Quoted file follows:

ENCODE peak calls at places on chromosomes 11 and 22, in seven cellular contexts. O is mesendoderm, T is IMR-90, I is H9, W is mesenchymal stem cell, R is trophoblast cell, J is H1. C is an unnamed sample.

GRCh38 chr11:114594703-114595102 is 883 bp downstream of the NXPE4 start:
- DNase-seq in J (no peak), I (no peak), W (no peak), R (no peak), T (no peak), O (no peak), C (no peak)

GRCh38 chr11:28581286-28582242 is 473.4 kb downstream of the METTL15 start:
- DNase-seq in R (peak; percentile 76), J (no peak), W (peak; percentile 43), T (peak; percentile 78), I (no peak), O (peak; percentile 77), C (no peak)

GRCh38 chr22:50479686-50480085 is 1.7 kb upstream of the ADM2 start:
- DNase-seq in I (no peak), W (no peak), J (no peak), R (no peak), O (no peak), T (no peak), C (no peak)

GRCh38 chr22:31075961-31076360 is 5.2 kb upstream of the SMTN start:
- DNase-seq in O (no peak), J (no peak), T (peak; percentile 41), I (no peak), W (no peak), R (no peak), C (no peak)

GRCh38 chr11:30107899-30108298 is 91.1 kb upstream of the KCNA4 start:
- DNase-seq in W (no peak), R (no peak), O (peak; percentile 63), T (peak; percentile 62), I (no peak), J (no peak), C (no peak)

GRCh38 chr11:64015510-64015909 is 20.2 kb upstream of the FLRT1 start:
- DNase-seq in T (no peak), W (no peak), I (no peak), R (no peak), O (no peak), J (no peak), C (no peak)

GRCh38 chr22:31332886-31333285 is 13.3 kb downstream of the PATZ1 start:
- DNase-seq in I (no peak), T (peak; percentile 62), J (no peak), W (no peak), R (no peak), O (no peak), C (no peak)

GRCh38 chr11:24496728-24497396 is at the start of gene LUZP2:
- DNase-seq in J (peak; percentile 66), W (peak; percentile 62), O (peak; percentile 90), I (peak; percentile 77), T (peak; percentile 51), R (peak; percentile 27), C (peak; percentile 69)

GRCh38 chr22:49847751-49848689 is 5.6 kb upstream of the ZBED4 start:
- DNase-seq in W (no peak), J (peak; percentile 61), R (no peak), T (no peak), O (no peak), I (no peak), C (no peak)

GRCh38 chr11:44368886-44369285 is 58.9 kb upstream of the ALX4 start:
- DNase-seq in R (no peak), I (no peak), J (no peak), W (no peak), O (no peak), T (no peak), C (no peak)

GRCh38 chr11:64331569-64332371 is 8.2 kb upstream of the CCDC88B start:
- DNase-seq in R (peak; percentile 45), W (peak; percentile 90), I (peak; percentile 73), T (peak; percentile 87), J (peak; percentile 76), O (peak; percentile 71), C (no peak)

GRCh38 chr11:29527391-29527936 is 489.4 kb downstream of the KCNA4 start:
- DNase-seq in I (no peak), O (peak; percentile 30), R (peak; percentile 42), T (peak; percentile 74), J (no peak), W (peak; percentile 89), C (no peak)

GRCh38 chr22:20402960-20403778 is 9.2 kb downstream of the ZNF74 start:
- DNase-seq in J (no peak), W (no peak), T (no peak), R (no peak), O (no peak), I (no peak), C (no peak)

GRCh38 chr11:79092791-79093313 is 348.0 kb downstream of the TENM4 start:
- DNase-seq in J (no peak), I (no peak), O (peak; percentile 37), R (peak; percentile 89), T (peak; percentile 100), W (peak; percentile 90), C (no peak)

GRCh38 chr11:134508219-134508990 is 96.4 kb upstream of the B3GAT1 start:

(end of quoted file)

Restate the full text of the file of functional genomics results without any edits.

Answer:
ENCODE peak calls at places on chromosomes 11 and 22, in seven cellular contexts. O is mesendoderm, T is IMR-90, I is H9, W is mesenchymal stem cell, R is trophoblast cell, J is H1. C is an unnamed sample.

GRCh38 chr11:114594703-114595102 is 883 bp downstream of the NXPE4 start:
- DNase-seq in J (no peak), I (no peak), W (no peak), R (no peak), T (no peak), O (no peak), C (no peak)

GRCh38 chr11:28581286-28582242 is 473.4 kb downstream of the METTL15 start:
- DNase-seq in R (peak; percentile 76), J (no peak), W (peak; percentile 43), T (peak; percentile 78), I (no peak), O (peak; percentile 77), C (no peak)

GRCh38 chr22:50479686-50480085 is 1.7 kb upstream of the ADM2 start:
- DNase-seq in I (no peak), W (no peak), J (no peak), R (no peak), O (no peak), T (no peak), C (no peak)

GRCh38 chr22:31075961-31076360 is 5.2 kb upstream of the SMTN start:
- DNase-seq in O (no peak), J (no peak), T (peak; percentile 41), I (no peak), W (no peak), R (no peak), C (no peak)

GRCh38 chr11:30107899-30108298 is 91.1 kb upstream of the KCNA4 start:
- DNase-seq in W (no peak), R (no peak), O (peak; percentile 63), T (peak; percentile 62), I (no peak), J (no peak), C (no peak)

GRCh38 chr11:64015510-64015909 is 20.2 kb upstream of the FLRT1 start:
- DNase-seq in T (no peak), W (no peak), I (no peak), R (no peak), O (no peak), J (no peak), C (no peak)

GRCh38 chr22:31332886-31333285 is 13.3 kb downstream of the PATZ1 start:
- DNase-seq in I (no peak), T (peak; percentile 62), J (no peak), W (no peak), R (no peak), O (no peak), C (no peak)

GRCh38 chr11:24496728-24497396 is at the start of gene LUZP2:
- DNase-seq in J (peak; percentile 66), W (peak; percentile 62), O (peak; percentile 90), I (peak; percentile 77), T (peak; percentile 51), R (peak; percentile 27), C (peak; percentile 69)

GRCh38 chr22:49847751-49848689 is 5.6 kb upstream of the ZBED4 start:
- DNase-seq in W (no peak), J (peak; percentile 61), R (no peak), T (no peak), O (no peak), I (no peak), C (no peak)

GRCh38 chr11:44368886-44369285 is 58.9 kb upstream of the ALX4 start:
- DNase-seq in R (no peak), I (no peak), J (no peak), W (no peak), O (no peak), T (no peak), C (no peak)

GRCh38 chr11:64331569-64332371 is 8.2 kb upstream of the CCDC88B start:
- DNase-seq in R (peak; percentile 45), W (peak; percentile 90), I (peak; percentile 73), T (peak; percentile 87), J (peak; percentile 76), O (peak; percentile 71), C (no peak)

GRCh38 chr11:29527391-29527936 is 489.4 kb downstream of the KCNA4 start:
- DNase-seq in I (no peak), O (peak; percentile 30), R (peak; percentile 42), T (peak; percentile 74), J (no peak), W (peak; percentile 89), C (no peak)

GRCh38 chr22:20402960-20403778 is 9.2 kb downstream of the ZNF74 start:
- DNase-seq in J (no peak), W (no peak), T (no peak), R (no peak), O (no peak), I (no peak), C (no peak)

GRCh38 chr11:79092791-79093313 is 348.0 kb downstream of the TENM4 start:
- DNase-seq in J (no peak), I (no peak), O (peak; percentile 37), R (peak; percentile 89), T (peak; percentile 100), W (peak; percentile 90), C (no peak)

GRCh38 chr11:134508219-134508990 is 96.4 kb upstream of the B3GAT1 start: